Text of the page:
-However, I must confess to you that for the first time I have had a conversation in Greek. Two years ago, I hardly knew any Greek. But after the death of my father and my acquaintance with Alexis, my partner, I began to learn, to read the letters that my father left me. I am thrilled that I can understand what you are saying and you also to understand my Greek.
-Your Greek is fine. I thought you’ve been talking Greek all your life.
At that time the air hostess passed to collect the empty food trays. Zena and Maria wore their masks. Maria closed her eyes to rest, and Zena looked out of the window. They were passing over a desert. Endless expanses of sand and in the middle a straight road continuing for kilometers. Every now and then you could see a car crossing it.
-What a monotonous landscape! Zena thought.
Then she remembered when she visited the famous monolith Ayres Rock, in the desert of central Australia, which, when the sun beats on its surface at sunrise and sunset, the metals it contains are activated and shines red. The area is considered a sacred site of the Aborigines and has now been renamed to Uluru Park. She could never forget the emotion that filled her when she saw the spectacle.
-All places have their beauty, but above all their sanctity, she thought.
Once when she had gone to a tribe on some islands of Asia, an old sorcerer priest had told her.
-People, in the old days, used to listen to the sound of the earth and then decided where to build their temples. Now they build them wherever they find an empty plot of land.
With these thoughts Zena closed her eyes and fell asleep.
When she reopened them the landscape had changed. They were now above the Mediterranean Sea. Deep blue and islets thrown like pebbles in the waves. Glamorous beauty.
-It is the Aegean Sea, Maria told her. In a moment we will see Cyprus.
Zena’s heart was shattered. So, from above she would see for the first time the homeland of her great-grandmother. She felt a thrill that she could not explain. Soon the pilot announced the arrival of the plane at Larnaca airport.
-Zena looked almost greedily, and Maria explained to her:
-What we are seeing now is the Karpasia peninsula, now occupied by Turkish troops. That one, that is just seen, is the Akamas peninsula. In a short time, we will make a round and land at Larnaca airport.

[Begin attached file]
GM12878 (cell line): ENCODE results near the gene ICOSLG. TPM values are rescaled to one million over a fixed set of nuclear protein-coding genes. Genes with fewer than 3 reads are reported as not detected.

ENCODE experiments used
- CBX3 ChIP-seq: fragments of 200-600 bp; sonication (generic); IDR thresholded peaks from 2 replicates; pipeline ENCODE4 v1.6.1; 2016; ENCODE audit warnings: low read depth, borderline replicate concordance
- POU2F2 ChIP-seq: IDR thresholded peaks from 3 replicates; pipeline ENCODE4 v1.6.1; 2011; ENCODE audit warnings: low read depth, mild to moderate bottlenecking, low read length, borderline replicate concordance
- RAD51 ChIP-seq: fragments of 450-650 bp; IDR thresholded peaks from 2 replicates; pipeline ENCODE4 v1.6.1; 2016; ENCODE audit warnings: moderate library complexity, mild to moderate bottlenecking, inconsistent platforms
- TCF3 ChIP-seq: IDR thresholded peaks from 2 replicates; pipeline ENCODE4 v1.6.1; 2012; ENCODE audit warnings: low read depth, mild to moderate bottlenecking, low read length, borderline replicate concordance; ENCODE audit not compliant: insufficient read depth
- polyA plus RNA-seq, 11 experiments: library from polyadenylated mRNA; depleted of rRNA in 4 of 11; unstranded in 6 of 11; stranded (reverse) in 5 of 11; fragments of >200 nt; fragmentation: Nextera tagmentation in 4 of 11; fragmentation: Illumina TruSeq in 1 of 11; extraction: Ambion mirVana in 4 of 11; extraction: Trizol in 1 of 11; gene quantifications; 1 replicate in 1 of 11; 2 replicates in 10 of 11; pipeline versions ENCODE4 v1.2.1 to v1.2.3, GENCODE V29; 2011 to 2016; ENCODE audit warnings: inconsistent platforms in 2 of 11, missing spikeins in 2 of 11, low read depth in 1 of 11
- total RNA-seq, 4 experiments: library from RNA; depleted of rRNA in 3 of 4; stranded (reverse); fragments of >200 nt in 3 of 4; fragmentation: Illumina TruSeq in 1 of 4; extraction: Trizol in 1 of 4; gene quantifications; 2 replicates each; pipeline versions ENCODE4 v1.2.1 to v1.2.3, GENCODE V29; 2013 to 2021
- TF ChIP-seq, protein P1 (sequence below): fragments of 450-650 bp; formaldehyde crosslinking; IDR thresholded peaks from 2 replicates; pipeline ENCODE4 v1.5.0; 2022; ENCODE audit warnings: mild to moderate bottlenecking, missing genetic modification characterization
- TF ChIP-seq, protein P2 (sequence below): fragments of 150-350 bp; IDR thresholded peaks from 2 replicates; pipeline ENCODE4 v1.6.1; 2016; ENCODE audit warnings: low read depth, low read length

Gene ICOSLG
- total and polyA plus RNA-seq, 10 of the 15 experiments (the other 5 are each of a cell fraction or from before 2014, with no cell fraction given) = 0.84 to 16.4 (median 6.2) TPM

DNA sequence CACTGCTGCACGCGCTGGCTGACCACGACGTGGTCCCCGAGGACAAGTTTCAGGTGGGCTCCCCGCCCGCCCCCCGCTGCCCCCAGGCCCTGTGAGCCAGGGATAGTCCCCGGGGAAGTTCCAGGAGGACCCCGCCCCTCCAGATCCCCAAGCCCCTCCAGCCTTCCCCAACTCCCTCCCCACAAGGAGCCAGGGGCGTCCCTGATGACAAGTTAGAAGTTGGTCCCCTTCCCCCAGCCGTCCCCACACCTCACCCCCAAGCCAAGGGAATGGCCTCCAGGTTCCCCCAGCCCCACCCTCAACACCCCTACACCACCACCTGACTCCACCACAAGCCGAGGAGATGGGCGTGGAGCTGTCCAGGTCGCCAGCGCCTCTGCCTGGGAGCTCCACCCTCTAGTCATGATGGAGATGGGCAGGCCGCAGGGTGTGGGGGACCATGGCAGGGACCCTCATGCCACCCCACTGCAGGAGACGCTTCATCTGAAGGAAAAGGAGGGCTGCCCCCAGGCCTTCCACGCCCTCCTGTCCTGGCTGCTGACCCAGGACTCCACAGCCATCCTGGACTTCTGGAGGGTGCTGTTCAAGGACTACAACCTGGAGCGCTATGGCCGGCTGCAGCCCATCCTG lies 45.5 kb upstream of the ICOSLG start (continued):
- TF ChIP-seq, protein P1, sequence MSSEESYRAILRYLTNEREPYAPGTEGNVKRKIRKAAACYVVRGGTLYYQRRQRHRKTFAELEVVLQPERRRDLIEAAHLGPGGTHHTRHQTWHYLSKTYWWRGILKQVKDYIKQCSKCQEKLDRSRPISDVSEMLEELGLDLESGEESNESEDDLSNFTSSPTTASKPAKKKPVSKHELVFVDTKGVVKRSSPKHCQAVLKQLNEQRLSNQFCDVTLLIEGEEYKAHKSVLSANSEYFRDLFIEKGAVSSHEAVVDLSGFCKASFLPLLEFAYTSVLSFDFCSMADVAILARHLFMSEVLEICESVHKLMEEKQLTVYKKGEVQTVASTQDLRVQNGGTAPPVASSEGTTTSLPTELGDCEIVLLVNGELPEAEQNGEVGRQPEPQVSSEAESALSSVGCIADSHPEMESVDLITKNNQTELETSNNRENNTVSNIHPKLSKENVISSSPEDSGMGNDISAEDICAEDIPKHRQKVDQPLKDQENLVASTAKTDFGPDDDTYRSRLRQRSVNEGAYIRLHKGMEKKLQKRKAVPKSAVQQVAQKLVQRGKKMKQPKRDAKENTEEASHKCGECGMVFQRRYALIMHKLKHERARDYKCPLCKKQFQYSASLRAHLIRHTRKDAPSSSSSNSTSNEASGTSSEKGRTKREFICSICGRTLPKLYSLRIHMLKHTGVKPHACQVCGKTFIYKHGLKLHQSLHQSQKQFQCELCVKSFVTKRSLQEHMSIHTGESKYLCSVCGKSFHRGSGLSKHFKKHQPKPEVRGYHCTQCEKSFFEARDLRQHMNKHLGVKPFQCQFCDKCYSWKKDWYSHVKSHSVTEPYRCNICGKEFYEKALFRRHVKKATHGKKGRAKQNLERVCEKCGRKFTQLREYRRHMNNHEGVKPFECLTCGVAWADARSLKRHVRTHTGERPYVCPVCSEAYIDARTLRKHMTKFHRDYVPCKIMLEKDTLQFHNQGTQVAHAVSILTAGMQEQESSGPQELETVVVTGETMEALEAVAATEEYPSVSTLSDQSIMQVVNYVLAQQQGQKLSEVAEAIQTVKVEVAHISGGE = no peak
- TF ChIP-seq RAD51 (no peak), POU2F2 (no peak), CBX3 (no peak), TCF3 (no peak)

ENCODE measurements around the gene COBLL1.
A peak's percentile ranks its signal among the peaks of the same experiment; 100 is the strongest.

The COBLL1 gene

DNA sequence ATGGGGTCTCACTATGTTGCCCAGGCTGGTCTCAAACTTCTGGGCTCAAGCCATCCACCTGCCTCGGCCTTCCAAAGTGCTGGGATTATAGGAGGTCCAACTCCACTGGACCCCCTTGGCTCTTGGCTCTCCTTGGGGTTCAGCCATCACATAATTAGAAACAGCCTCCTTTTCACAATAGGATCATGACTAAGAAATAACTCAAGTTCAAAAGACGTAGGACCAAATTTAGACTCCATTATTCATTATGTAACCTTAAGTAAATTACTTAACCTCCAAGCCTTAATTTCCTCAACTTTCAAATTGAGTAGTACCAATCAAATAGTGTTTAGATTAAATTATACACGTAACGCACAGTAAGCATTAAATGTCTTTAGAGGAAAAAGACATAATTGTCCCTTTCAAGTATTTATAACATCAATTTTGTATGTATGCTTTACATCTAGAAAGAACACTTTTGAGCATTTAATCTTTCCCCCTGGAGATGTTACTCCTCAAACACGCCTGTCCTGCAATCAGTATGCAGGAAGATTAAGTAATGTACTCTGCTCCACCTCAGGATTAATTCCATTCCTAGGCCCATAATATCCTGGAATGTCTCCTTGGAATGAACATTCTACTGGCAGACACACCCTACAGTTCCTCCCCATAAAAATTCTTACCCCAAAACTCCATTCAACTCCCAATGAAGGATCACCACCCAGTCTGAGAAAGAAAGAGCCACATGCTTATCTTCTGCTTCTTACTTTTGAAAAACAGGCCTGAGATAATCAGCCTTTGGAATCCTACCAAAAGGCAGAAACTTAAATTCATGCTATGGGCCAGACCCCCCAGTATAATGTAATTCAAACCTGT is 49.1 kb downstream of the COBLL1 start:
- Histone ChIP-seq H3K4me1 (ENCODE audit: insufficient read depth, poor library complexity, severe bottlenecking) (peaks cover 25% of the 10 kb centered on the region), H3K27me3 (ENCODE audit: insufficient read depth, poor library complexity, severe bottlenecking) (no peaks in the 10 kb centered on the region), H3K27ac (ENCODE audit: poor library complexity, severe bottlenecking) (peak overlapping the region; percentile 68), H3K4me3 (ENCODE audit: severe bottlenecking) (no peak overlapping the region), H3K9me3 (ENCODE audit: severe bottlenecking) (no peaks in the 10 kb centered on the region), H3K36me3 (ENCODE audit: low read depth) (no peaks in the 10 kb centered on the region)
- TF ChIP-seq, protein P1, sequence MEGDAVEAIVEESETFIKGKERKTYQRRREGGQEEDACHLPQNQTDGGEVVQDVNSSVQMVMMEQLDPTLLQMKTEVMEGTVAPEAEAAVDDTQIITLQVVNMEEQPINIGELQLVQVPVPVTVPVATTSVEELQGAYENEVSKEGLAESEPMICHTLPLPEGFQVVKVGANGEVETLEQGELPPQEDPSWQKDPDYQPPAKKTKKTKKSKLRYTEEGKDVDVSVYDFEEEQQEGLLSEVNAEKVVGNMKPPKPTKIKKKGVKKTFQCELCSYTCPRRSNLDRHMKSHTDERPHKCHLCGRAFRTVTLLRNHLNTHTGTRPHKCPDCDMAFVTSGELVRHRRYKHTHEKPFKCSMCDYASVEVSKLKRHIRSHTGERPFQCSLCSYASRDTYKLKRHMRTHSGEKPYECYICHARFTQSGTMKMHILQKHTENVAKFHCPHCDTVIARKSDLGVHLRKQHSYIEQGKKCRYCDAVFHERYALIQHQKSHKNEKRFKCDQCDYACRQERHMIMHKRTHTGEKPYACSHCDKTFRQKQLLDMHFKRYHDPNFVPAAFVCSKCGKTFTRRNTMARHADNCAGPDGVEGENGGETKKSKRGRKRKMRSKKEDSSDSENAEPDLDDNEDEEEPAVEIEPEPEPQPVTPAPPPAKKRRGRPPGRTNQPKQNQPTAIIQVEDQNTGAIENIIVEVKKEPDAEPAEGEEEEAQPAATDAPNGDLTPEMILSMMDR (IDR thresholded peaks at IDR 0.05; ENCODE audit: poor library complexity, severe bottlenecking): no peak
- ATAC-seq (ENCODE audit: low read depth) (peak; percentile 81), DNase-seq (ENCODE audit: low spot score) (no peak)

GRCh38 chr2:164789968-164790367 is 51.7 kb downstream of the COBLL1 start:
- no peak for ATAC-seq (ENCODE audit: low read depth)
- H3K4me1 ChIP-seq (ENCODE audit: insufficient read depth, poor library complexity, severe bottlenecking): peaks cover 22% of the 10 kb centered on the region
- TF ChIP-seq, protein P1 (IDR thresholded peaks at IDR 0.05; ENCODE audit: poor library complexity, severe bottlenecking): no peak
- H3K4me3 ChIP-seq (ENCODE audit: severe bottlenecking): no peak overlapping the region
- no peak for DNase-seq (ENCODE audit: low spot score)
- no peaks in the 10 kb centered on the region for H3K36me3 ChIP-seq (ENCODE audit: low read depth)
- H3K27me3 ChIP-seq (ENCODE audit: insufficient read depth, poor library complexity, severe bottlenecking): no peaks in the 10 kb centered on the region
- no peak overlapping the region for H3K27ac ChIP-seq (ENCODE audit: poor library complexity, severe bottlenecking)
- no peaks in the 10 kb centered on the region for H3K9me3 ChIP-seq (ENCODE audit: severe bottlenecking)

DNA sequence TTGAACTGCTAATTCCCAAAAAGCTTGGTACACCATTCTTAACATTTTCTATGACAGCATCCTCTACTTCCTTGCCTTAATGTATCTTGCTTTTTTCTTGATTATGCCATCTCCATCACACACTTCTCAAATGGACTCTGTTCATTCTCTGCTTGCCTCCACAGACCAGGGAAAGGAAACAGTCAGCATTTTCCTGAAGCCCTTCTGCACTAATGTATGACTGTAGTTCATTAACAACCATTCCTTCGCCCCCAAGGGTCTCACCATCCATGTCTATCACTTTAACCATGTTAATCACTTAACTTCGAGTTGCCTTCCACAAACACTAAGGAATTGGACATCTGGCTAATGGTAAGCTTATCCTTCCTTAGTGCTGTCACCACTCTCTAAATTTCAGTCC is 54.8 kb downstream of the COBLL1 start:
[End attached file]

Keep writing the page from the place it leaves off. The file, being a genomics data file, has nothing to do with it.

She noticed that the coastlines of Cyprus were smoother and straighter than the islands previously seen in the Aegean Sea. Soon, the descent of the aircraft began, and as Zena was looking at the land approaching, she could single out the houses, the cars, the green plantations, and even the people who were going to work. On the other side was the blue sea. The waves that were bursting on the shore were not huge like those of the oceans she knew. Everything was on a smaller scale.
-A lilliputian place, she thought. Which gives birth to great people!
-We have arrived; Maria told her. I’ll give you my phone number and you can come visit me whenever you want. I will be very happy. Do you have a way of transportation to your hotel, or do you want me and my husband, who will come to pick me up, to give you a lift?.
-Thank you very much! I couldn’t believe that before setting foot in Cyprus I made a friend! I have rented a car and I will take it from the airport. I will use the GPS and find my hotel. It is called Elysium. It is just outside Paphos towards a village called Chloraka.
-Wonderful! Yes I know it, it is one of the most beautiful hotels in the area. You will enjoy it. And for any difficulty you call me. The distances here are very small. Nothing to do with Australia and everything you knew.
-Yes, I know it and thank you very much! Meeting you was a great luck for me!
The exit from the airport was not so fast because all passengers had to take a PCR test and only when the results were negative to leave. Otherwise, they would have to quarantine. It was a tedious process, but it had to be done.
Before she left, Zena said goodbye to Maria and promised her that she would call her. After picking up her car, a Toyota Prius, she turned on the GPS and set off.
The time was 11 in the morning. The heat had already started but inside the car there was air conditioning, and the atmosphere was very pleasant. She turned on the radio and Greek music filled the space.
Zena drove, humming the rhythm of the music, and at the same time sorted her first impressions of Cyprus.
-The airport is relatively small, but perfectly modern, she concluded. Cypriots are light brown to brunettes of medium stature. Young women, even though they do not possess the tall bodies of the northern countries, have that charming femininity, which captivates men. Was Zenovia looking like them too?
She concentrated her gaze on the road and continued her trip. The journey began. Where will it lead her?